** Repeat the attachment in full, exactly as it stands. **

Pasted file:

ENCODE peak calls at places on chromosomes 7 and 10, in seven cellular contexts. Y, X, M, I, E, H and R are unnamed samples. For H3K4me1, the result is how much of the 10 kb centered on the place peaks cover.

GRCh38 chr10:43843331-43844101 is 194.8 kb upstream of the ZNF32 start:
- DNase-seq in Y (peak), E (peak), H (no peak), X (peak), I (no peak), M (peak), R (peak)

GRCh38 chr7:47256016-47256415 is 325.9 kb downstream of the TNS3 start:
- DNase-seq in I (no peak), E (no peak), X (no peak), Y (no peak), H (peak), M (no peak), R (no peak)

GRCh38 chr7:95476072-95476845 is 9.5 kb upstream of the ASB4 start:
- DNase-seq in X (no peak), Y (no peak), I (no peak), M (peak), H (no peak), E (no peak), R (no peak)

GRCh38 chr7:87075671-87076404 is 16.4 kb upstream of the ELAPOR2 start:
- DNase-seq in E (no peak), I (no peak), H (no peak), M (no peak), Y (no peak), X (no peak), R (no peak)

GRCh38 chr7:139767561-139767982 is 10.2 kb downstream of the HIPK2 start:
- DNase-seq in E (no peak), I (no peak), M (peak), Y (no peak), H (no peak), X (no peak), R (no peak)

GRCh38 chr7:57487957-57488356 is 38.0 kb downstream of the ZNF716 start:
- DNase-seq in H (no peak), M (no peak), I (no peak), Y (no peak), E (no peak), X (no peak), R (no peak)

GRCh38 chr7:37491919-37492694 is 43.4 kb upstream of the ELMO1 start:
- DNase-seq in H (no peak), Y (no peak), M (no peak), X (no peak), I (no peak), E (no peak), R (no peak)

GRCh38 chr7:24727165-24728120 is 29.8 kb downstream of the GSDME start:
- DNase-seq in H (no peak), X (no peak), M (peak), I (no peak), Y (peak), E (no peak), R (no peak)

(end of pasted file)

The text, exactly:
ENCODE peak calls at places on chromosomes 7 and 10, in seven cellular contexts. Y, X, M, I, E, H and R are unnamed samples. For H3K4me1, the result is how much of the 10 kb centered on the place peaks cover.

GRCh38 chr10:43843331-43844101 is 194.8 kb upstream of the ZNF32 start:
- DNase-seq in Y (peak), E (peak), H (no peak), X (peak), I (no peak), M (peak), R (peak)

GRCh38 chr7:47256016-47256415 is 325.9 kb downstream of the TNS3 start:
- DNase-seq in I (no peak), E (no peak), X (no peak), Y (no peak), H (peak), M (no peak), R (no peak)

GRCh38 chr7:95476072-95476845 is 9.5 kb upstream of the ASB4 start:
- DNase-seq in X (no peak), Y (no peak), I (no peak), M (peak), H (no peak), E (no peak), R (no peak)

GRCh38 chr7:87075671-87076404 is 16.4 kb upstream of the ELAPOR2 start:
- DNase-seq in E (no peak), I (no peak), H (no peak), M (no peak), Y (no peak), X (no peak), R (no peak)

GRCh38 chr7:139767561-139767982 is 10.2 kb downstream of the HIPK2 start:
- DNase-seq in E (no peak), I (no peak), M (peak), Y (no peak), H (no peak), X (no peak), R (no peak)

GRCh38 chr7:57487957-57488356 is 38.0 kb downstream of the ZNF716 start:
- DNase-seq in H (no peak), M (no peak), I (no peak), Y (no peak), E (no peak), X (no peak), R (no peak)

GRCh38 chr7:37491919-37492694 is 43.4 kb upstream of the ELMO1 start:
- DNase-seq in H (no peak), Y (no peak), M (no peak), X (no peak), I (no peak), E (no peak), R (no peak)

GRCh38 chr7:24727165-24728120 is 29.8 kb downstream of the GSDME start:
- DNase-seq in H (no peak), X (no peak), M (peak), I (no peak), Y (peak), E (no peak), R (no peak)